Photo of home damaged by tornado nearly 130 miles away | national news

When Katie Posten walked out on Saturday morning to her car parked in her driveway, she saw something that looked like a note or receipt stuck to the windshield.

She grabbed it and saw it was a black and white photo of a woman in a striped summer dress and scarf holding a little boy in her lap. On the back, written in cursive, it was written: “Gertie Swatzell & JD Swatzell 1942.” Hours later, Posten would discover that the photo had taken quite a trip – nearly 130 miles (209 kilometers) on the backs of monstrous winds. .

Posten had tracked the tornadoes that hit the middle of the United States on Friday night, killing dozens of people. They approached where she lives in New Albany, Indiana, across the Ohio River from Louisville, Kentucky. So she thought it must have been wreckage from someone’s damaged house.

“Seeing the date, I realized it was probably from a house hit by a tornado. How else is it going to be there? “Posten said in a telephone interview on Sunday morning.” This is not a receipt. It’s a well-preserved photo. “

So, doing what anyone in the 21st century would do, she posted an image of the photo to Facebook and Twitter and asked for help finding its owners. She said she hoped someone on social media would relate to the photo or share it with someone who has a connection.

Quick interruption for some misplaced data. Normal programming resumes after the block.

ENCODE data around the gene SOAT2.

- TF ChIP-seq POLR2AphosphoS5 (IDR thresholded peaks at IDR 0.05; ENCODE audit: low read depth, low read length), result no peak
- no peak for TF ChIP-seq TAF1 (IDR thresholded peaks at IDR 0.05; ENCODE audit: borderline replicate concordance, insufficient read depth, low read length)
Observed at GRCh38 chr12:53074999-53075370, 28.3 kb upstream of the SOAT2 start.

Indeed, this is what happened.

“A lot of people have shared it on Facebook. Someone ran into him who is friends with a man of the same last name, and they tagged him, ”said Posten, 30, who works for a tech company.

That man was Cole Swatzell, who said the photo belonged to family members in Dawson Springs, Ky., Nearly 209 miles from New Albany as the crow flies and 269 miles by car. Swatzell did not respond to a Facebook post seeking comment on Sunday.

In Dawson Springs – a town of about 2,700 residents 97 kilometers east of Paducah – homes were razed, trees smashed, and search and rescue teams continued to search the community for search of survivors. Dozens of people in five states have been killed.

The fact that the photo has traveled nearly 130 miles is “unusual but not that unusual,” said John Snow, professor of meteorology at the University of Oklahoma.

In a documented case from the 1920s, paper debris traveled 230 miles from the Missouri Bootheel to southern Illinois. The paper debris straddles the winds, sometimes reaching heights of 30,000 to 40,000 feet above the ground, he said.

“It’s getting carried away,” Snow said. “The storm dissipates and then it all flies to the ground.”

Posten plans to return the photo to the Swatzell family this week.

“It’s really remarkable, certainly one of those things, considering everything that’s happened, that makes you consider how precious things are – memories, heirlooms and that sort of thing. “said Posten. “It shows you the power of social media for good. It was encouraging that there were immediately tons of responses from people, looking for ancestry documents and saying, “I know someone who knows someone and I would like to help.”

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